Evolution, survival of the individual most likely to successfully adapt to changing environments and ecosystems.
Inevitably this leads to competition, competition between individuals, and competition between species. Competition is a keystone of evolution’s relentless progression and there are different types. The one we are going to look at here is the fight over who gets that tasty leaf. We see food fighting in the animal kingdom today very easily on TV but it is not so easy to see such competition in the Miocene.
Lasting from 23 to 5 million years ago, the “Miocene Series” was first named by the notable geologist Charles Lyell. Miocene comes from greek meaning “less recent”. Miocene primate evolution is not only less recent, relative to us today, but we know less about it relatively to the Pliocene series. Localities have not been to kind to revealing the primate fossils we need to understand Miocene primate evolution, but thankfully we have Rudabánya in the county of Borsod-Abaúj-Zemplén, north eastern Hungary. We will return to it later, but first….
It is incredible how little the general public know about this underappreciated series in earth’s history. I’d nearly adapt the lyrics of Michael Jackson’s Earth Song, lamenting that fact. Seems appropriate, right? Anyway, the “less recent” series is broken up into 6 faunal stages. So, what is a faunal stage?
Take the Serravallian Stage (13 – 11 Million Years Ago), for instance. Sphenolithus heteromorphus (a type of extinct plankton) only ever appeared in this stage and no other. A species or a number of species determines the boundaries of a faunal stage. What is the difference between then and now? Well, most organisms would look modern to you and I, but as the North American Miocene mammals demonstrate, there are subtle differences. Megapiranha, the genus, not the trashy movie, is a notable example. And now, back to Rudabánya.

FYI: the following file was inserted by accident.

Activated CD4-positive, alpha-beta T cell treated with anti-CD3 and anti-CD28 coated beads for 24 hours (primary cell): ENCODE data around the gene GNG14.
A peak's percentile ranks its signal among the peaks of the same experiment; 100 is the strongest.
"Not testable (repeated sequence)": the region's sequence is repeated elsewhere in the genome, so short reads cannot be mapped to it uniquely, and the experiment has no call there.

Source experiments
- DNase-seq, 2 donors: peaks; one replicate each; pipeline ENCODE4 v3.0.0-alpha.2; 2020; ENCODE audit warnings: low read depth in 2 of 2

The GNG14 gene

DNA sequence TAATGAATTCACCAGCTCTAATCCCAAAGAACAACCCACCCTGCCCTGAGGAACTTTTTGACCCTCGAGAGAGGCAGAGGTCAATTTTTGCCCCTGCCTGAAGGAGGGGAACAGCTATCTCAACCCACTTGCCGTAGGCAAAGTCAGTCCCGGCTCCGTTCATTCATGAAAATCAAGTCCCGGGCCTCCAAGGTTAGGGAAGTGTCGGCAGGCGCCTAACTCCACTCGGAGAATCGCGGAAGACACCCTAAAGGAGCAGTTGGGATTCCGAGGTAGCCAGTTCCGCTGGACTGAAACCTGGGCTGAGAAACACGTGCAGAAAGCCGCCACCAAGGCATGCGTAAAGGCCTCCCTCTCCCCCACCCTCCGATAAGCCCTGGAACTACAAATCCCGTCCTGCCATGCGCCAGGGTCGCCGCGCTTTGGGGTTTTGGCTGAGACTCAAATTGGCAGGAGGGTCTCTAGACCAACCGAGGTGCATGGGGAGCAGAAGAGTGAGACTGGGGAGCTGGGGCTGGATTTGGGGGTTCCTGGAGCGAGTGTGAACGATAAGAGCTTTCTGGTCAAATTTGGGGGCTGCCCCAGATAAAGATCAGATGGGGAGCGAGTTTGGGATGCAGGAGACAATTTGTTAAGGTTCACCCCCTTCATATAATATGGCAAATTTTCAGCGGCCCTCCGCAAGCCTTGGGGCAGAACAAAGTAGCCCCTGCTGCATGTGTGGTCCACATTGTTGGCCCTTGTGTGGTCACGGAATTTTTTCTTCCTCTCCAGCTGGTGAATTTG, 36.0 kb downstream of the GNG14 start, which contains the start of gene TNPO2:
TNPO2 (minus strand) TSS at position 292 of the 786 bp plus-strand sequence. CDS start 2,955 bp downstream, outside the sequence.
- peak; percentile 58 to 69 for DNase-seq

Rudabánya enters the history books in the 19th century, when local collectors recovered mammalian fossils. Palaeoanthropologists really let out an excited wee in their pants when the very first hominoid mandible was collected by a local mining geologist. RUD 1 becomes the holotype for a new genus and species of hominoid, Rudapithecus hungaricus. Way to promote nationalism in the field of palaeoprimatology, eh!
The following decades have seen a great deal of fossils excavated including many primates. Anapithecus hernayaki was uncovered in 1972. These primates would have lived on a peninsula jutting into the (no longer existing) Pannonian Sea, 10 million years ago. Did these primates get along well together then? The latest paper examining these primates was not so quick to say for sure. This has to be one of my favourite papers because it proposes a hypothesis and sets out to test it. That is science. I could have just said I love science! Anyway, lets discuss this some more here.
How can we tease out the various sherds of evidence from fossils to find out whether or not two ape species were having a go at each other over food. Their diet and specifically their teeth can help unravel the mystery. Here we are looking at two geni, Rudapithecus hungaricus and Anapithecus hernyaki. Are they sympatric, then? Yes, arguably they are found within centimeters of each other in the stratigraphy.
Did they eat the same resources? To answer this we need to ask how they moved through the forest canopy? Looking at the arms and legs of these creatures they seem to be both adapted for suspensory locomotion, arguably using their arms more than their legs to move from branch to branch. Previous papers also suggest that Rudapithecus and Anapithecus differed from each other in body mass and tooth size. The latest paper sets out to clear up what these two geni ate. The question of whether or not these two fought it out over resources is somewhat of an after-thought in this paper. The teeth are essential points of reference and it is the upper jaw teeth (maxillary teeth), specifically 588 incisors that are put under the microscope here.